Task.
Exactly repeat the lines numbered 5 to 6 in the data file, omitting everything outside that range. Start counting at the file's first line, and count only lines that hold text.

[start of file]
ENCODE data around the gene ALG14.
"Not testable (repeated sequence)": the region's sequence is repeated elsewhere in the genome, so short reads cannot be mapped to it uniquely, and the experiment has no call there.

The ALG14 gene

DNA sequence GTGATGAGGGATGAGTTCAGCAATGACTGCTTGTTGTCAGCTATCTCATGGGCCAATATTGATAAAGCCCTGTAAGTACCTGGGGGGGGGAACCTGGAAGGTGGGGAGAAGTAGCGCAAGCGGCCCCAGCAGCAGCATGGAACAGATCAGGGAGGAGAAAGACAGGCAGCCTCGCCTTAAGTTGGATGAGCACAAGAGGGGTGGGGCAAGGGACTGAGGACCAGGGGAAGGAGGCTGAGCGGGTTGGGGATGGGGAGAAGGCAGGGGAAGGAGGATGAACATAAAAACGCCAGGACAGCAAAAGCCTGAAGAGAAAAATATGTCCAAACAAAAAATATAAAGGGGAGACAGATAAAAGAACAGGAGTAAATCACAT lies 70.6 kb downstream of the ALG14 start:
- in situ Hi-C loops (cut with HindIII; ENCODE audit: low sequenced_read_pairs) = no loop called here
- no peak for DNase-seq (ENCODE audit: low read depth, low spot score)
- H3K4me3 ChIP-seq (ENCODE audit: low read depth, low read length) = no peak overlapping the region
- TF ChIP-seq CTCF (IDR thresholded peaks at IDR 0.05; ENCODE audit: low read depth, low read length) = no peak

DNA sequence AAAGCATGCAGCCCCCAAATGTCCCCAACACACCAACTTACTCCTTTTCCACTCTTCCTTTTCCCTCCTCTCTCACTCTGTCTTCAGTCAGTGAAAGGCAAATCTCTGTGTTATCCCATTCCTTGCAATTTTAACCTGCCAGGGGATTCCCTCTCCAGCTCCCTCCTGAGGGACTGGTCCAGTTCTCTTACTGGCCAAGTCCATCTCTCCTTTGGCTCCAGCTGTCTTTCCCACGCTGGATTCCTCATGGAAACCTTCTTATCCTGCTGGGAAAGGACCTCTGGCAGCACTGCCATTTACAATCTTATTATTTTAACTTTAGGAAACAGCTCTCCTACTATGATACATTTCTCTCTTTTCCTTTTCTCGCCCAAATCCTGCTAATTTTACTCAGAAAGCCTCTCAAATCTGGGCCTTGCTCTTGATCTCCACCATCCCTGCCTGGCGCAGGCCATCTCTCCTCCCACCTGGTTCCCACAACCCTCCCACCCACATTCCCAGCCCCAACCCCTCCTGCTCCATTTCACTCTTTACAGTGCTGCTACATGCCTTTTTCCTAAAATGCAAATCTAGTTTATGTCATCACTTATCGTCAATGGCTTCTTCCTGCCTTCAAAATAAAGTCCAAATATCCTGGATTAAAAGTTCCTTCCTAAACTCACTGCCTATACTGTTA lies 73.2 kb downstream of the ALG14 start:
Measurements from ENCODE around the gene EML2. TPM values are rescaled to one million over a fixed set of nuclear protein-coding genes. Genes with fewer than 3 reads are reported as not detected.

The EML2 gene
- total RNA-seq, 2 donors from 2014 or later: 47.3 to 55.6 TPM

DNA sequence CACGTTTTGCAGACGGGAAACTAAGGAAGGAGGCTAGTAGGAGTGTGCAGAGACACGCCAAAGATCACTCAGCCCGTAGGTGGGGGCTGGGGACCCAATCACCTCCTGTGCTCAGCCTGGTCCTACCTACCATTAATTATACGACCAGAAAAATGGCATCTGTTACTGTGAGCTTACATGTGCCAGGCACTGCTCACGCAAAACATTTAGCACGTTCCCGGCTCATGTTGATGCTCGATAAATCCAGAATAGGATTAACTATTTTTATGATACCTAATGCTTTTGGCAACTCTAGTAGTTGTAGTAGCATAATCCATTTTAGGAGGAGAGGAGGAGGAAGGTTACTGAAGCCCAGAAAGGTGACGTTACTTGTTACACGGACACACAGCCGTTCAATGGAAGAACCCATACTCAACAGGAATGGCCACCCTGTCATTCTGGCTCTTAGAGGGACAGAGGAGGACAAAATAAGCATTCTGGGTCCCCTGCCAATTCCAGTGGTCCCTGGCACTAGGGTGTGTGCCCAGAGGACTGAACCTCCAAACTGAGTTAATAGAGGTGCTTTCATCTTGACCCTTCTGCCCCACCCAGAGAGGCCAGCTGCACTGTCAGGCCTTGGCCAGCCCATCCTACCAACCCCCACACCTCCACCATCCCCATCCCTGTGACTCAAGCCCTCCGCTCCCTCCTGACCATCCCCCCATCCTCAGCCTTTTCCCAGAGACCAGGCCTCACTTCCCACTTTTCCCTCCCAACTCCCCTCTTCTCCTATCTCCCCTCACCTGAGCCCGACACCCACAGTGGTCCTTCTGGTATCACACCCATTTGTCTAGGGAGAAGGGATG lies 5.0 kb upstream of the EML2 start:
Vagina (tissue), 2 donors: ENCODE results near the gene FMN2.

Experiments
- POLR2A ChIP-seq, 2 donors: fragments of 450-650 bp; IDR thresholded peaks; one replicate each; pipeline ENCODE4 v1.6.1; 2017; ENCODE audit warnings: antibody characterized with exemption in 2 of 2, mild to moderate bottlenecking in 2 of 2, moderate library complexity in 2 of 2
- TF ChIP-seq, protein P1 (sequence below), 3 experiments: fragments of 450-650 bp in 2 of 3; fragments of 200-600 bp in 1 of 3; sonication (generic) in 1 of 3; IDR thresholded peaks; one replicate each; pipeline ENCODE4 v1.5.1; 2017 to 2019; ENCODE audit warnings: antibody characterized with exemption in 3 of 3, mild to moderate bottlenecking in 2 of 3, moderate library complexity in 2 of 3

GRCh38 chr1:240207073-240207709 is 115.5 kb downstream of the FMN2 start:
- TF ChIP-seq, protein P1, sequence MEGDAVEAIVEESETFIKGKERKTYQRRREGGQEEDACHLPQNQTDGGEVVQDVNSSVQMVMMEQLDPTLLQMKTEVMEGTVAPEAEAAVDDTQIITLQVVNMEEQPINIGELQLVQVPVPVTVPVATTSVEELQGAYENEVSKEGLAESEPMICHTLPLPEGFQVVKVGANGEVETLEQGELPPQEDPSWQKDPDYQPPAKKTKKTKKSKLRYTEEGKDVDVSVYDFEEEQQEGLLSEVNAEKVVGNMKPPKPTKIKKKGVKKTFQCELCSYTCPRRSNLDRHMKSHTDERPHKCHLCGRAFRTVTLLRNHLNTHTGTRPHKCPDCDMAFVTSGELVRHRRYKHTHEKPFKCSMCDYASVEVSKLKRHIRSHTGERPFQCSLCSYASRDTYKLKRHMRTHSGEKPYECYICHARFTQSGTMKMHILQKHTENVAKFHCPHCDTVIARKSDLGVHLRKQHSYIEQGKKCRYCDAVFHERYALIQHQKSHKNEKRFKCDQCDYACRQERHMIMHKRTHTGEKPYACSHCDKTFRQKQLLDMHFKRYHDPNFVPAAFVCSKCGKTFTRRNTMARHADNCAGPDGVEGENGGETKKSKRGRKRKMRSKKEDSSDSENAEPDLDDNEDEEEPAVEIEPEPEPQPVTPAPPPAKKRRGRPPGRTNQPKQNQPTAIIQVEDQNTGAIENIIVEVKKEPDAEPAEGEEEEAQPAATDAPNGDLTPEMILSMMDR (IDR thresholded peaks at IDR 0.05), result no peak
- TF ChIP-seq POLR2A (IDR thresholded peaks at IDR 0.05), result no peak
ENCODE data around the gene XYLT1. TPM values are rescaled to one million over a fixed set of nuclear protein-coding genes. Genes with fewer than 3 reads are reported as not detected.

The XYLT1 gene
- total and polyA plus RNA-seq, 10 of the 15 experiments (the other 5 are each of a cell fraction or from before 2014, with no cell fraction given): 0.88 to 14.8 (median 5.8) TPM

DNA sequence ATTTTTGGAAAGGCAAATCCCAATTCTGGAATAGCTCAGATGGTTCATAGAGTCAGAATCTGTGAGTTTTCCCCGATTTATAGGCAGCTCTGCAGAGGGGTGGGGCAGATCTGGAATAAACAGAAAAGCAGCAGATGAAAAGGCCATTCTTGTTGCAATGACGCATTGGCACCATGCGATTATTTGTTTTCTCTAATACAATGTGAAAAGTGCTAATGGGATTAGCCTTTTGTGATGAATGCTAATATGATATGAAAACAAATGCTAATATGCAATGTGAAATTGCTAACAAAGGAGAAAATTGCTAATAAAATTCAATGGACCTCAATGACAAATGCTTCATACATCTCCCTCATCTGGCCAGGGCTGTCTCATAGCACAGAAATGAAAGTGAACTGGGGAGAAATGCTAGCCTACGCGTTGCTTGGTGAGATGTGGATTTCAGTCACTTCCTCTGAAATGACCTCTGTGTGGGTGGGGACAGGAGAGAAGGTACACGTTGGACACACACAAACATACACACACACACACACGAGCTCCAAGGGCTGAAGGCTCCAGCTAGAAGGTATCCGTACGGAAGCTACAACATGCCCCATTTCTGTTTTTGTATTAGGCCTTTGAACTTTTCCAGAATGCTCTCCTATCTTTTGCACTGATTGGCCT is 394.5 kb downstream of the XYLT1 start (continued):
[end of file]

- in situ Hi-C loops (cut with HindIII; ENCODE audit: low sequenced_read_pairs) = no loop called here
- no peak for DNase-seq (ENCODE audit: low read depth, low spot score)